Proposition 1.
There exists a unique rig morphism $h : Dir → Rect$ for which
$h : n y ↦ ( n , n ) .$
Proof.
Since every Dirichlet polynomial is just a sum of exponentials, a rig homomorphism is fully determined by its action on exponentials, since it must respect addition. So we just need to show that h does indeed extend to a rig homomorphism, but this follows from the fact that $m y · n y = ( m · n ) y$. □
Definition 6.
Given a Dirichlet polynomial d, we define its area $A ( d )$ and its width $W ( d )$ to be given by the components of $h ( d ) = ( A ( d ) , W ( d ) )$.
With this definition, along with Proposition 1, we see that
$A ( n y ) = W ( n y ) = n .$
Lemma 3.
Let $d ∈ Dir$ and $a ∈ N$. Then
1.
$h ( a ) = ( a , 1 )$;
2.
$A ( a · d ) = a A ( d )$;
3.
$W ( a · d ) = W ( d )$.
Proof.
Recall that addition (and thus scalar multiplication) in $Rect$ involves the weighted geometric mean in the second component. Then
$h ( a ) : = h ( a · 1 y ) = a · h ( 1 y ) = a · ( 1 , 1 ) = ( a , 1 )$
which proves (i). For (ii) and (iii), since h is a rig homomorphism (and thus respects addition), it suffices to consider the case where d is an exponential, say $d ( y ) = n y$. However, then
$h ( a · d ) = a · h ( d ) = a · ( n , n ) = a n , n n n n … n n ⏟ a t i m e s 1 / a n = a n , n a n 1 / a n = ( a n , n )$
i.e., $A ( a · d ) = a A ( d )$ and $W ( a · d ) = W ( d )$, as claimed. □
Corollary 2.
Let $d ∈ Dir$. Then
$A ( d ) = | d ( 1 ) | W ( d ) A ( d ) = Dir / d ( 0 ) ( d , d ) .$
Proof.
Write $d ( y ) = a n · n y + … + a 1 · 1 y + a 0 · 0 y$. Using Lemma 3, along with Definition 5, we see that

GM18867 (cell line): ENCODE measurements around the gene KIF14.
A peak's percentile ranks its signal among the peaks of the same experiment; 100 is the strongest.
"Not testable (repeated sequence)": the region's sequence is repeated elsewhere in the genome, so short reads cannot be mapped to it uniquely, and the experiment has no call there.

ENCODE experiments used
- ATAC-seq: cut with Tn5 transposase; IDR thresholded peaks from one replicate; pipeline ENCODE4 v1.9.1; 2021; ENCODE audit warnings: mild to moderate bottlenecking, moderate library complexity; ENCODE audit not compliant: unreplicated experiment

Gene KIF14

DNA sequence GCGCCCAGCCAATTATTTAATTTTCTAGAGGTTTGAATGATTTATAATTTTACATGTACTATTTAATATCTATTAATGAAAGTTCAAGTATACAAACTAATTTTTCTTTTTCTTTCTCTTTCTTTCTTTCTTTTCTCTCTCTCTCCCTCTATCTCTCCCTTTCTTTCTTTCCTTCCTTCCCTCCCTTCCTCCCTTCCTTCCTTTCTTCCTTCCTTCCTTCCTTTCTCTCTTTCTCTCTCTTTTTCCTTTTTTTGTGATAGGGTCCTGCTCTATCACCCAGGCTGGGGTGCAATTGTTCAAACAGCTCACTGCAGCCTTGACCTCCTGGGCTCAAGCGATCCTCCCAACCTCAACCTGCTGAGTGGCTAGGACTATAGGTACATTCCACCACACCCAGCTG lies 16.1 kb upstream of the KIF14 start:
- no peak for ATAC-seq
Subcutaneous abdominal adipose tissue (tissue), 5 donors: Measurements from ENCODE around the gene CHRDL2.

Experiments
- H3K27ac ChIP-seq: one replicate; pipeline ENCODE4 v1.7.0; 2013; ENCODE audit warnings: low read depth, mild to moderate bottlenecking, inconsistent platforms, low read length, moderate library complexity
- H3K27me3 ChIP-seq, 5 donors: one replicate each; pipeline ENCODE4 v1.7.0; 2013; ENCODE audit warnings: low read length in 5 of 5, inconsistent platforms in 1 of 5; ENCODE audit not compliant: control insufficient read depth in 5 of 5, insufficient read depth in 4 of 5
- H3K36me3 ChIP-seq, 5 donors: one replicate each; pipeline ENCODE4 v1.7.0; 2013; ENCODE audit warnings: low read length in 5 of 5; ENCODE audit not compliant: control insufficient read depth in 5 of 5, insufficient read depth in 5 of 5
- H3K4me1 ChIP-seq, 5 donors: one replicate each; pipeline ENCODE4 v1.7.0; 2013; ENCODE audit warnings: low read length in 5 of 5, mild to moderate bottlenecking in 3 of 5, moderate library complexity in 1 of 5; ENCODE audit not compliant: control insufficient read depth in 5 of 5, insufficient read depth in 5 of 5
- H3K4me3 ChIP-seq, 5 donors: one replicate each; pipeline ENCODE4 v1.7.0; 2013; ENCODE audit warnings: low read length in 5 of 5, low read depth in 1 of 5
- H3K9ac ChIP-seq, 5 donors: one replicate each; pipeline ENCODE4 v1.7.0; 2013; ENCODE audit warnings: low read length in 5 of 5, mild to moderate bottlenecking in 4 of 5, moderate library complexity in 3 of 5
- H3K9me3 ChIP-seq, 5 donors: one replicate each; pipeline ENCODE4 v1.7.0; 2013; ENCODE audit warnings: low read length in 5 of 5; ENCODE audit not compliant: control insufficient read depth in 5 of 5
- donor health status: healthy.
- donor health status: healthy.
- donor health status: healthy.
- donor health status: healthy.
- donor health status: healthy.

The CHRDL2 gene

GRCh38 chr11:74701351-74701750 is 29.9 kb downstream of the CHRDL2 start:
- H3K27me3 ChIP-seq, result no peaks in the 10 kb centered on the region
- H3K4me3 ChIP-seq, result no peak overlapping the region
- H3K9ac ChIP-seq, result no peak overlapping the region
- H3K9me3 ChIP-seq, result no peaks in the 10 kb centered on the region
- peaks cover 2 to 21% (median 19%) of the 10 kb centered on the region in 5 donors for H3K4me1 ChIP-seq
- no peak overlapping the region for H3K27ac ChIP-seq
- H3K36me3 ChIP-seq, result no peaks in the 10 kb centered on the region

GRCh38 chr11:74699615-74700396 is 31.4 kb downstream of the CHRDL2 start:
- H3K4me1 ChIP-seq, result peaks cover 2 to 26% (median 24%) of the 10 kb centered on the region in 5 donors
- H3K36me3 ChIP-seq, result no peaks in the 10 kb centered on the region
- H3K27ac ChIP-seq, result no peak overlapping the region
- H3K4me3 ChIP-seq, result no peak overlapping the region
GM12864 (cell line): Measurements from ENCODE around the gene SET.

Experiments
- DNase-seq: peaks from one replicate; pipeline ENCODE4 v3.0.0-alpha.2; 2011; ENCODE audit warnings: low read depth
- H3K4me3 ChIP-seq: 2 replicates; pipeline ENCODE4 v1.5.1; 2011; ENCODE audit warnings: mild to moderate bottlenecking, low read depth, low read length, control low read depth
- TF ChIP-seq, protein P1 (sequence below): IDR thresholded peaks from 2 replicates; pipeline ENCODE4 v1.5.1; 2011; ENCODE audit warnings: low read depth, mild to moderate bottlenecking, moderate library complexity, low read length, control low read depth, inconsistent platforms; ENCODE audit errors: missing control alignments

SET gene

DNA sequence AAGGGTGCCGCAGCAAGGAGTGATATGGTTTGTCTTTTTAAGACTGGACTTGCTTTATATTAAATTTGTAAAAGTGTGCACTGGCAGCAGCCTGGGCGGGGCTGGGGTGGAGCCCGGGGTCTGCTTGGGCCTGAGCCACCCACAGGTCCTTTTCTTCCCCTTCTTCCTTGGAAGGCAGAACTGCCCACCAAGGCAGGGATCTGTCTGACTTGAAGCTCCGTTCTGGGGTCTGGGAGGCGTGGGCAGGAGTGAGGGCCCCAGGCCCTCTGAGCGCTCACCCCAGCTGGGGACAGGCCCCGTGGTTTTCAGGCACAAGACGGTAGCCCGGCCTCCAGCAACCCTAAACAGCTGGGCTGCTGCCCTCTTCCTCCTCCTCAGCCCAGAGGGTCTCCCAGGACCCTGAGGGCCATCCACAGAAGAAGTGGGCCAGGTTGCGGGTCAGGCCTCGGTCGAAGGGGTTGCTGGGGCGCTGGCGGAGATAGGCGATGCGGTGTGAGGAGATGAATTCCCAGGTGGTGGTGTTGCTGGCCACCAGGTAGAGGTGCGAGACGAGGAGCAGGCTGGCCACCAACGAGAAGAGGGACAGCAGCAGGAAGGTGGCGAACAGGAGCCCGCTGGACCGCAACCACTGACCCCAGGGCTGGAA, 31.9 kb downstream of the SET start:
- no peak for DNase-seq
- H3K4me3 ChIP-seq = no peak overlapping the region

$h ( d ) = ( a n n , n ) + ( a n − 1 ( n − 1 ) , n − 1 ) + … + ( a 1 , 1 ) = ∑ i = 0 n a i i , ∏ i = 0 n i a i i 1 / ∑ i = 0 n a i i .$
By Lemma 1, the first component (i.e., $A ( d )$) is equal to $| d ( 1 ) |$; by the same lemma, we can also rewrite the second component (i.e., $W ( d )$) as
$W ( d ) = ∏ i = 0 n i a i i 1 A ( d )$
so it simply remains to justify why this is equal to $Dir / d ( 0 ) ( d , d ) 1 A ( d )$. But a morphism in $Dir / d ( 0 ) ( d , d )$ is exactly the data of an endomorphism of each fibre of $π d : d ( 1 ) → d ( 0 )$; since there are $a i$ fibres of size i, endomorphisms of these fibres are in bijection with the $a i$-fold product of $i i$, which is equal to $i a i i$, whence the claim. □
Corollary 3.
Let $d ∈ Dir$. Then the width $W ( d )$ is an algebraic number, i.e., the image of $h : Dir → Rect$ lies in the sub-rig whose underlying set is $N × Q ¯ ⩾ 0$, where $Q ¯$ is the algebraic closure of $Q$.
Proof.
By Corollary 2, both $W ( d ) A ( d )$ and $A ( d )$ are equal to the cardinality of some sets, and thus integer. □
Example 5.
Reassuringly, if we start with a “rectangle”, then the area and width are exactly what we might expect. More concretely: consider $d ( y ) = a · n y$ for some $a , n ∈ N$; then, by Corollary 2,